With more people living in cities and buying their food in grocery stores instead of raising it themselves, many have lost their connection with the fact that humans ARE nature. We are animals! Everything eats and is eaten. We don’t like to admit that something has died for our life. We don’t accept responsibility for how our food is raised. And while factory farming is wrong, plant-based agriculture can also be incredibly destructive and cruel.
Rural America has fallen apart.
As my son prepares to enter high school, we just went through his elective choices. It’s basically java script or art instead of auto shop or basic cooking skills. Don’t get me wrong, I love art education. In fact, I have a BFA in Art Education. But what happened to life skills? There are tech school options, but in my area, these schools not as well funded as the schools preparing children for entrance into Harvard and beyond. Plus, do kids really have to choose a tech track at age 13? Why not expose them to practical skills that will prepare them for life? Why not develop an appreciation for trades, even if they aren’t going to become a professional plumber? We move away from our rural homes, into cities to chase a dream of “better” lives. We’ve left our farms behind in search of a more “cultured” existence. Small towns across America are deserted, their vibrant economies gone largely because of our industrialized food system. Please check out this trailer for “Look and See”, a documentary on Wendell Berry:
We’re pouring millions (billions?) of dollars into the exploration of another habitable planet, instead of taking care of the one we have, and investing in things like lab meat instead of just trying to understand how to make better meat. We already have the answers in our history, but our hubris prevents us from looking back and makes us think that shiny new technology will save us all.
Here’s a few things to consider: what ecosystem died in order to make way for that massive field of monocrop wheat/corn/soy/broccoli? Who lost their home? What damage happened when the chemicals were sprayed? How is the field fertilized? How much carbon was released when the plow came? Was a river or someone’s drinking water polluted to produce that food? What about the fish that rely on that water, or the bear who needs to eat those fish? What were the labor conditions for the Farm workers? Is that block of tofu or slice of lab meat really causing “less harm” than well raised grazing animals that are working with nature, improving soil and providing habitat for birds, insects and other species? What were the inputs for that “clean” lab meat? We produce vegetables at our farm but I can tell you that we NEED animals as part of any regenerative farming system. Plant-only farming is not natural, because any healthy ecosystem needs plants and animals.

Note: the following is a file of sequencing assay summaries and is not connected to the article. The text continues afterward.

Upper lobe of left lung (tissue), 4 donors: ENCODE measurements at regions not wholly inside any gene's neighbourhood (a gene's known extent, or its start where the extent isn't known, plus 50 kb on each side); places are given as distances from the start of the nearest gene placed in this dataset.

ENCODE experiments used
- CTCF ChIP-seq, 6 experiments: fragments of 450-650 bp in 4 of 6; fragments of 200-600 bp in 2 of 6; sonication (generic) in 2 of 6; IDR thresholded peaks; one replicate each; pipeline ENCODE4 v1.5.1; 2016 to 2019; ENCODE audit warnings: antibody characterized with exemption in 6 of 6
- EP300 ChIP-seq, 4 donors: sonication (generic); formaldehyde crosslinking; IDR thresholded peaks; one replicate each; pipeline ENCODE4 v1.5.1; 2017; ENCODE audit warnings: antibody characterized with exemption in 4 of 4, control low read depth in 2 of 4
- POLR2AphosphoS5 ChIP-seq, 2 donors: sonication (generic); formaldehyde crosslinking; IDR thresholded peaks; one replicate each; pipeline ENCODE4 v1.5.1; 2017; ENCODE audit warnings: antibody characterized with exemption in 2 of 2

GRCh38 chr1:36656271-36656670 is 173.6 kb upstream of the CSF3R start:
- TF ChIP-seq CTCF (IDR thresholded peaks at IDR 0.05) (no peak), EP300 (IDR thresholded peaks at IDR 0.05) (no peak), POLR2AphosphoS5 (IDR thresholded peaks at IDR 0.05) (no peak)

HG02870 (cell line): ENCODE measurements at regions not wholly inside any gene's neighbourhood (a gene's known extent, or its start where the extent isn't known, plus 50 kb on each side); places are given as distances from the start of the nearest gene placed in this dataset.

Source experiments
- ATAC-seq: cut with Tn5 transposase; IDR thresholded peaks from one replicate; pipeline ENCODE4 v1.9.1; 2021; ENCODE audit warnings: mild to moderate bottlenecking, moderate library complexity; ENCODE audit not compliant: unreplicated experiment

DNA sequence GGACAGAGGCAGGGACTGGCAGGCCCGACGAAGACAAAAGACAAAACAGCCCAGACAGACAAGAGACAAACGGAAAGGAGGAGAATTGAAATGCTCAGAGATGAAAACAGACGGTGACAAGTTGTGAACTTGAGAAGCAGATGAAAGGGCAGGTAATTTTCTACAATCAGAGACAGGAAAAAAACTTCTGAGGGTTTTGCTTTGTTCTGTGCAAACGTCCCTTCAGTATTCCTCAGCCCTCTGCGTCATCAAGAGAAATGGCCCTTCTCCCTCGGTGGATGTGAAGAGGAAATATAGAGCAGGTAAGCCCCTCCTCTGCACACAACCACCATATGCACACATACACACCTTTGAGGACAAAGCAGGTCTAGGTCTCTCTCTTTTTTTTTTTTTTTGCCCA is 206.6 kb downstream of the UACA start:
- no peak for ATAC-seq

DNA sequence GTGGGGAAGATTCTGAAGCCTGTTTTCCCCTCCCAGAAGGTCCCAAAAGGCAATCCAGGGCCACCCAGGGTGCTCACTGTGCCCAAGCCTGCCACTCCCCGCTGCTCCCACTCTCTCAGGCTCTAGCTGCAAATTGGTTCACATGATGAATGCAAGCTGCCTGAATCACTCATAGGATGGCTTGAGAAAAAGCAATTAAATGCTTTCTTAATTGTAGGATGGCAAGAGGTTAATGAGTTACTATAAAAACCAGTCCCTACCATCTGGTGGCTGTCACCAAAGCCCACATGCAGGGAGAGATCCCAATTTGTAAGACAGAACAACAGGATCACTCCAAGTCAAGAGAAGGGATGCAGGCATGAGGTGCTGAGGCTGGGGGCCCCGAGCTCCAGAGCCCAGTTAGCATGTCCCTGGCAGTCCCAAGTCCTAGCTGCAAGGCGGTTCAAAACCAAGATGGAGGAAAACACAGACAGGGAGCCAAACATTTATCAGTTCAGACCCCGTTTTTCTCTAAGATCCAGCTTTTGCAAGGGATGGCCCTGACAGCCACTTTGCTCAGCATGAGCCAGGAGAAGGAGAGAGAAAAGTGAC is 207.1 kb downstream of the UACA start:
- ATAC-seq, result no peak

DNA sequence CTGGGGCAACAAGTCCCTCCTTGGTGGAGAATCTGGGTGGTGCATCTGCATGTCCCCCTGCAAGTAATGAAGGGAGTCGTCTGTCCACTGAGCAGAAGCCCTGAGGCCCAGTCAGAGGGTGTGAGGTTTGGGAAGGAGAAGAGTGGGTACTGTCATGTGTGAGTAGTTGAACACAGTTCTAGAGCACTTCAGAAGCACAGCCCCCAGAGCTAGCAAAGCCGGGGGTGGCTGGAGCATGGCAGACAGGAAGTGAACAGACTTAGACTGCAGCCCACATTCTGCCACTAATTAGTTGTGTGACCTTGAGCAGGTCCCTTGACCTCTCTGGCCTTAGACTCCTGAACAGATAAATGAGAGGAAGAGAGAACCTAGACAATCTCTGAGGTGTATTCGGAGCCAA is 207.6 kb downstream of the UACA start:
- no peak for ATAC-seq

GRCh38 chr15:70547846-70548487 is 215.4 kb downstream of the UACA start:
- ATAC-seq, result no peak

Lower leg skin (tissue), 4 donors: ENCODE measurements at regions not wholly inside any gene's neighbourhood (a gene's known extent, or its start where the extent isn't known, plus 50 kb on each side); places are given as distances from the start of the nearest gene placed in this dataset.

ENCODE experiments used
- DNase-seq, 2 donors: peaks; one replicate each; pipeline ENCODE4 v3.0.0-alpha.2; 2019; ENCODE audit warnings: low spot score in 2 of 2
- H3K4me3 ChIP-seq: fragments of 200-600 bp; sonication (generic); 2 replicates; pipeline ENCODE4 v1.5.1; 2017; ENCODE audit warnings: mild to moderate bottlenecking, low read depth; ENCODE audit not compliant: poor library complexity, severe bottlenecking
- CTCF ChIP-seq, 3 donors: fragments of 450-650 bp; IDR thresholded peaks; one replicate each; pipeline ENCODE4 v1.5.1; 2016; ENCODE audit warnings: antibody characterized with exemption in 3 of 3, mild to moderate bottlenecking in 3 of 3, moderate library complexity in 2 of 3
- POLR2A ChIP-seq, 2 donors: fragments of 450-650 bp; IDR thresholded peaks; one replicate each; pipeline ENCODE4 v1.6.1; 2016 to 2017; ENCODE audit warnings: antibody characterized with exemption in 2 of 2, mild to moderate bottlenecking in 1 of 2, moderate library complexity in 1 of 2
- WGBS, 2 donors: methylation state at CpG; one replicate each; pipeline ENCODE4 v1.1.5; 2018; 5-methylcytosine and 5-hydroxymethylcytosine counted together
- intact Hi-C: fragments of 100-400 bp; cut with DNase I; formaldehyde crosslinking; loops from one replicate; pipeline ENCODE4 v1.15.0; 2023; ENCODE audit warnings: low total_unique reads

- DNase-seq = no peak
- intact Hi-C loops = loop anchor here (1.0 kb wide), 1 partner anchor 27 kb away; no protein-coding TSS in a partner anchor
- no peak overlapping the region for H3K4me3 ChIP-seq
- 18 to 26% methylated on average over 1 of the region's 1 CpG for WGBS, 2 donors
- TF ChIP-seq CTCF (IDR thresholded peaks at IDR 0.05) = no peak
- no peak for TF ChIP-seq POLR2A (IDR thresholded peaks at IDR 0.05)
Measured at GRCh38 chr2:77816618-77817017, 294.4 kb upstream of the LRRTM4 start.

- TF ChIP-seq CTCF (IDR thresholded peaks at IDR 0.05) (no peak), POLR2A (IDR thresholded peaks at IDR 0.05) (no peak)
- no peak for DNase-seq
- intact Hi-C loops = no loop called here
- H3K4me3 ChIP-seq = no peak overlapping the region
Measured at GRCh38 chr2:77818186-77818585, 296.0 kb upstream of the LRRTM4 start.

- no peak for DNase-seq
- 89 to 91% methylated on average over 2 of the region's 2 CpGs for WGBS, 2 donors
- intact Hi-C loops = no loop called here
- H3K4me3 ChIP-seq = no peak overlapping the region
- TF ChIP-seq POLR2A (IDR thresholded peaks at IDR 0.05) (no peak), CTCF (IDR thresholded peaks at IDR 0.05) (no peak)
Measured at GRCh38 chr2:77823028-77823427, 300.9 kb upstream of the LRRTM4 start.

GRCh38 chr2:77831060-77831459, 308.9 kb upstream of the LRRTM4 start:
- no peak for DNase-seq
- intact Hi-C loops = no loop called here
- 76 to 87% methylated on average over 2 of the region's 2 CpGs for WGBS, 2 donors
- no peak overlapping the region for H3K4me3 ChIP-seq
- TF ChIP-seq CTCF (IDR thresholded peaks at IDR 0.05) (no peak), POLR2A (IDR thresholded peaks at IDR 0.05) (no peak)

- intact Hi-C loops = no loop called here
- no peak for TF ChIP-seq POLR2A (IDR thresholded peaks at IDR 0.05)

Want to learn more?
I wrote this post and this post on the environmental benefits of well-managed cattle. To learn what I mean by “well managed,” please read Nicolette Hahn Niman’s Book, Defending Beef or Cows Save the Planet by Judith Schwartz and check out Allan Savory’s Ted Talk, see Savory’s recent Keynote Speech, “Fate of City-Based Civilization in the Hands of Farmers” at the No Till Winter Conference in Wichita Kansas. Also see the work of the Savory Institute and watch Soil Carbon Cowboys, another great short film by Peter Byck.
I’ve also interviewed Maryn McKenna, Ariel Greenwood, Nicolette Hahn Niman, Judith Schwartz, Joel Salatin, Will Harris, Lauren Tucker, Lierre Keith, Russ Conser, Ruben Anderson, Andrew Smith, Jack Kittredge, Andrew Gunther, Tim Joseph, Tiffany Fink-Haynes, Adam Danforth, Chris Kerston, Tamar Haspel, Caroline Watson Grinrod, Judith McGeary and Shannon Hayes on my podcast, Sustainable Dish.
There are so many more champions in the sustainable/regenerative agriculture movement, and this is such a visual story that I’m making a film, Sacred Cow. It will explore the nutrition, environmental and ethical reasons why we need pasture-based animals in our food system. I don’t think the environmental argument can be made without looking at the nutritional and ethical piece, as they’re all entwined and connected. They all must be tackled to tell the full story.
And if you’d like to make a smaller contribution to the film, you can give at any level here or simply share this post or my campaign with your friends to help spread the word! Don’t forget to sign up for my newsletter to keep up to date with my latest blog posts, podcasts, and news about the film project. Thank you!